The activist organisation that will
be reviewed in the essay is “Save
Beeliar Wetlands”. This article supports the essay by acknowledging that
people to people relationships are critical in activism. “Save Beeliar Wetlands” deploys both traditional and contemporary
social activism to push for social change.
Traditional activism compliments contemporary social
activism, but both approaches are critical to bring about social changes.
Gladwell (2010) believes that social activism through social
media is based on “weak ties”. Social media like Facebook and Twitter
demonstrate their strengths and effectiveness in social activism. The author emphasises
social media as a “critical organizing tool” whereby people can cooperate,
organize and voice out their issues collectively. However, social activism lacks
central leadership, authority control, discipline and strategic thinking.
Gladwell asserts social activism as “low-risk activism.”
In contrast, traditional activism is associated with leadership
and authority operating effectively with clear goals and strategic planning. In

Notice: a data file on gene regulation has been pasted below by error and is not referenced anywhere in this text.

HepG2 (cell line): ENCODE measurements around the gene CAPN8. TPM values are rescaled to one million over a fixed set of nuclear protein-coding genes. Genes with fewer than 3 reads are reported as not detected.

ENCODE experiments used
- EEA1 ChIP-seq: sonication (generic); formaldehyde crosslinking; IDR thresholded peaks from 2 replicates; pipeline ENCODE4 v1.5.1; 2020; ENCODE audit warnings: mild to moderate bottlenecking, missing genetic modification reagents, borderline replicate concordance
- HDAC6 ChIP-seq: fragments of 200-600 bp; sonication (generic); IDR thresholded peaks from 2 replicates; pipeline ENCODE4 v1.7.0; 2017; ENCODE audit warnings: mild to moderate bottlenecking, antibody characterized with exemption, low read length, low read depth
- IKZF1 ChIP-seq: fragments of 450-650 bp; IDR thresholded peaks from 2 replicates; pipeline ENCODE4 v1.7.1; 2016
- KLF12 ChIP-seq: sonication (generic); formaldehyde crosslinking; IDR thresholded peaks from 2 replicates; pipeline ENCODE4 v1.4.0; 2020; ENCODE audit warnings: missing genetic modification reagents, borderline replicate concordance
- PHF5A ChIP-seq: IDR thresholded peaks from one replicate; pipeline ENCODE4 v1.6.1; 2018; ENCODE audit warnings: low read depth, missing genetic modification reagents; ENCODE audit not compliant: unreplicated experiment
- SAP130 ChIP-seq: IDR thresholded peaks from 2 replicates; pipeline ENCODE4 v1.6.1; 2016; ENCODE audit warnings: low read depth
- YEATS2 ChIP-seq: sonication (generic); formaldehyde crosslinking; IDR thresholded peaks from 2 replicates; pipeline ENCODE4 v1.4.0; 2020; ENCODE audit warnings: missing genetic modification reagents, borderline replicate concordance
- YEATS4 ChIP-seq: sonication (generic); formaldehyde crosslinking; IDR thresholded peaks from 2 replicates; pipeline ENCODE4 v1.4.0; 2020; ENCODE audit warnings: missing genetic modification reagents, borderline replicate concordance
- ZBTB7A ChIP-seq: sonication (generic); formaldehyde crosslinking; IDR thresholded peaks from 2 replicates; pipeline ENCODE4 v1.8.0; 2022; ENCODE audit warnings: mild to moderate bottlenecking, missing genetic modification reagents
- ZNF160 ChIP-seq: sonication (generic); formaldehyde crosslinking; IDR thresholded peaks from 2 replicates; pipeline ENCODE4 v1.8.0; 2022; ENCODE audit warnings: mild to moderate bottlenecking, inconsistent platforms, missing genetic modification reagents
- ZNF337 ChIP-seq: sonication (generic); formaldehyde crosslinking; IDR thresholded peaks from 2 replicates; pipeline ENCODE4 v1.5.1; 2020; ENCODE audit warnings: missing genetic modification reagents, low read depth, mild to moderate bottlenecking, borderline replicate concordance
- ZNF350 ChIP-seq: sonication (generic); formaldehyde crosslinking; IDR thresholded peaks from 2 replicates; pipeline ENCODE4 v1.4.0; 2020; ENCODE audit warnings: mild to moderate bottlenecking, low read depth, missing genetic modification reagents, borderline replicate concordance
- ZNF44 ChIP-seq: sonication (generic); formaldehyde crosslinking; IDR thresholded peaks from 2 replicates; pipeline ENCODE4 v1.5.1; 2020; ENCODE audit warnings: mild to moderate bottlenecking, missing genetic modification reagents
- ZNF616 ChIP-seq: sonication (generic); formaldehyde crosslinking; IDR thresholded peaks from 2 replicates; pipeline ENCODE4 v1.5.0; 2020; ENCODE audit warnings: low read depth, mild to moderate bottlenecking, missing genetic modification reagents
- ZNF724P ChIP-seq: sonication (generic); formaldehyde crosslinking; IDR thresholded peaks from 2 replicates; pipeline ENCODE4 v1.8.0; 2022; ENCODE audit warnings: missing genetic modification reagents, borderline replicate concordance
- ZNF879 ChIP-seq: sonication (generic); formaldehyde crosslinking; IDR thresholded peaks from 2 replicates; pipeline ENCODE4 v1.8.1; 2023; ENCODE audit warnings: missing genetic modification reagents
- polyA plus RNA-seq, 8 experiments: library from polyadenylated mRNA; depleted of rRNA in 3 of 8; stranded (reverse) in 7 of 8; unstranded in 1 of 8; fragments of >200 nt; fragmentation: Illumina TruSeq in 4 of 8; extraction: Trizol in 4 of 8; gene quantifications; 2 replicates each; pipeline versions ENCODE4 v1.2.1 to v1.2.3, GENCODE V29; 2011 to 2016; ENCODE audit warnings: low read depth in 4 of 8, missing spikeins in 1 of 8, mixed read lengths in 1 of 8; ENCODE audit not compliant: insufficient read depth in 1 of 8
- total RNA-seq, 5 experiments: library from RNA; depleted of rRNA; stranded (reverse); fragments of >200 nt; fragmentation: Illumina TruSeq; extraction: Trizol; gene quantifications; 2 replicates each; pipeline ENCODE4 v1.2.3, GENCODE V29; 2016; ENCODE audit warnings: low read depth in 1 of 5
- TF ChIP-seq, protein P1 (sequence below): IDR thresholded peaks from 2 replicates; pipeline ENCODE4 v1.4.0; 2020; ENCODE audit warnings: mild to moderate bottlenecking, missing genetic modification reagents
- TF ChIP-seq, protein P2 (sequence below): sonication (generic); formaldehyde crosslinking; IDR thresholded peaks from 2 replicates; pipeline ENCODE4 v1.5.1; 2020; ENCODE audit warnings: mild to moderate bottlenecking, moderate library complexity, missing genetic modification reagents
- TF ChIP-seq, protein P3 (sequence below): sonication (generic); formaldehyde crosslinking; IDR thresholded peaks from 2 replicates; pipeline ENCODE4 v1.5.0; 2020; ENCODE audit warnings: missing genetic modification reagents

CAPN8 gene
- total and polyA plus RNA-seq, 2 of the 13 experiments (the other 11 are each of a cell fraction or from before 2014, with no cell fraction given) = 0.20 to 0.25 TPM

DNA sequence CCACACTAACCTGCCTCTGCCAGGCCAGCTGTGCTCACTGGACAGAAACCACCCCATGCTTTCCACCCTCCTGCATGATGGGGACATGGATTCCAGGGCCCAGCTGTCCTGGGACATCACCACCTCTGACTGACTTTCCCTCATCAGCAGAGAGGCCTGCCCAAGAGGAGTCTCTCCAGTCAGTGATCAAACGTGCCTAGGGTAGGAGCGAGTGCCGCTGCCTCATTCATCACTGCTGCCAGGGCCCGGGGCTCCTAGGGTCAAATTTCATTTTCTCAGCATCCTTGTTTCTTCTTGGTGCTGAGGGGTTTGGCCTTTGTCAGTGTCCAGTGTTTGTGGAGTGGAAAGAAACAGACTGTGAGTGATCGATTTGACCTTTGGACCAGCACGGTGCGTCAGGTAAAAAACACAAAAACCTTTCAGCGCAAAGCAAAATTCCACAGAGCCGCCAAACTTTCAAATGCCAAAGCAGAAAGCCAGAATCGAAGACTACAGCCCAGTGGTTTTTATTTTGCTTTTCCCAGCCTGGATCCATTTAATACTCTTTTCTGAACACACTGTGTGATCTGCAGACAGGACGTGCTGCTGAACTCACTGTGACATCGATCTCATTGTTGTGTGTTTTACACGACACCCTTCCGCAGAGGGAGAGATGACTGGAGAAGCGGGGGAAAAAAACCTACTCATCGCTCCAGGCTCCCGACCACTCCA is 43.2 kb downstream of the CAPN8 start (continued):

Gladwell’s view, traditional activism endorses “resilience and adaptability”.
However, the risks can be high. For example, the Montgomery Bus Boycott where
hierarchy leadership and strategic planning enabled African Americans to overcome
segregation barriers in the midst of racial tensions.
The author concludes by speculating that future digital
protesters on social media have “weak ties” that set it apart from high risk
Gladwell’s argument spells the merits of the internet as a
social network connecting people. Some critics may challenge his views that
social activism has limited appeal. For example: “seem to believe that a
Facebook friend is the same as a real friend” is subjective as some internet
users know their own social circles. However, social activism has evolved
through the arrival of the internet. The author views online social networks as
‘weak’ because ‘discipline and strategy’ are not included unlike traditional
M. 2010. “Small Change: Why the revolution will not be tweeted.” The New